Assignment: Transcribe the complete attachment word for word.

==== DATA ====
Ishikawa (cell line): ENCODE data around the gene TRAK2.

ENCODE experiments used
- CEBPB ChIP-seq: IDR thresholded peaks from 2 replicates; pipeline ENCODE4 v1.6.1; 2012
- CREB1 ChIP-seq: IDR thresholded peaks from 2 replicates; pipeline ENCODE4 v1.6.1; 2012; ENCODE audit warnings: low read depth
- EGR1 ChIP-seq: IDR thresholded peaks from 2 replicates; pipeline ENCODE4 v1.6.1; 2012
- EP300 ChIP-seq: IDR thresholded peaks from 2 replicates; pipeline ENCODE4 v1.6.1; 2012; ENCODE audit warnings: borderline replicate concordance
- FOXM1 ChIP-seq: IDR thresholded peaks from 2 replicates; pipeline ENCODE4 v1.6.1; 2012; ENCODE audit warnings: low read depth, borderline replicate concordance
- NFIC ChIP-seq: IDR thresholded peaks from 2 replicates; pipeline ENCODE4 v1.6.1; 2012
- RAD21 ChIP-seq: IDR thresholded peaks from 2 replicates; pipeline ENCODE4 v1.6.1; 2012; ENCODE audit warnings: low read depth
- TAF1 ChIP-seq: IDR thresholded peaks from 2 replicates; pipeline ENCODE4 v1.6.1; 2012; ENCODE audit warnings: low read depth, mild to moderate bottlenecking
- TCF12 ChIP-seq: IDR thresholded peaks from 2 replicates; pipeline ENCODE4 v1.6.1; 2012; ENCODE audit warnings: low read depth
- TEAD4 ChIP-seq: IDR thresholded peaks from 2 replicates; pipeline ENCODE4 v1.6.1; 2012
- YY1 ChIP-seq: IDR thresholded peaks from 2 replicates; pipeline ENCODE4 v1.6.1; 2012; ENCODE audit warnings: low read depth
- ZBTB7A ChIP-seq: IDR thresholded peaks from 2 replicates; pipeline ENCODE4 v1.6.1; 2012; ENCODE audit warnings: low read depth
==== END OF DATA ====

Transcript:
Ishikawa (cell line): ENCODE data around the gene TRAK2.

ENCODE experiments used
- CEBPB ChIP-seq: IDR thresholded peaks from 2 replicates; pipeline ENCODE4 v1.6.1; 2012
- CREB1 ChIP-seq: IDR thresholded peaks from 2 replicates; pipeline ENCODE4 v1.6.1; 2012; ENCODE audit warnings: low read depth
- EGR1 ChIP-seq: IDR thresholded peaks from 2 replicates; pipeline ENCODE4 v1.6.1; 2012
- EP300 ChIP-seq: IDR thresholded peaks from 2 replicates; pipeline ENCODE4 v1.6.1; 2012; ENCODE audit warnings: borderline replicate concordance
- FOXM1 ChIP-seq: IDR thresholded peaks from 2 replicates; pipeline ENCODE4 v1.6.1; 2012; ENCODE audit warnings: low read depth, borderline replicate concordance
- NFIC ChIP-seq: IDR thresholded peaks from 2 replicates; pipeline ENCODE4 v1.6.1; 2012
- RAD21 ChIP-seq: IDR thresholded peaks from 2 replicates; pipeline ENCODE4 v1.6.1; 2012; ENCODE audit warnings: low read depth
- TAF1 ChIP-seq: IDR thresholded peaks from 2 replicates; pipeline ENCODE4 v1.6.1; 2012; ENCODE audit warnings: low read depth, mild to moderate bottlenecking
- TCF12 ChIP-seq: IDR thresholded peaks from 2 replicates; pipeline ENCODE4 v1.6.1; 2012; ENCODE audit warnings: low read depth
- TEAD4 ChIP-seq: IDR thresholded peaks from 2 replicates; pipeline ENCODE4 v1.6.1; 2012
- YY1 ChIP-seq: IDR thresholded peaks from 2 replicates; pipeline ENCODE4 v1.6.1; 2012; ENCODE audit warnings: low read depth
- ZBTB7A ChIP-seq: IDR thresholded peaks from 2 replicates; pipeline ENCODE4 v1.6.1; 2012; ENCODE audit warnings: low read depth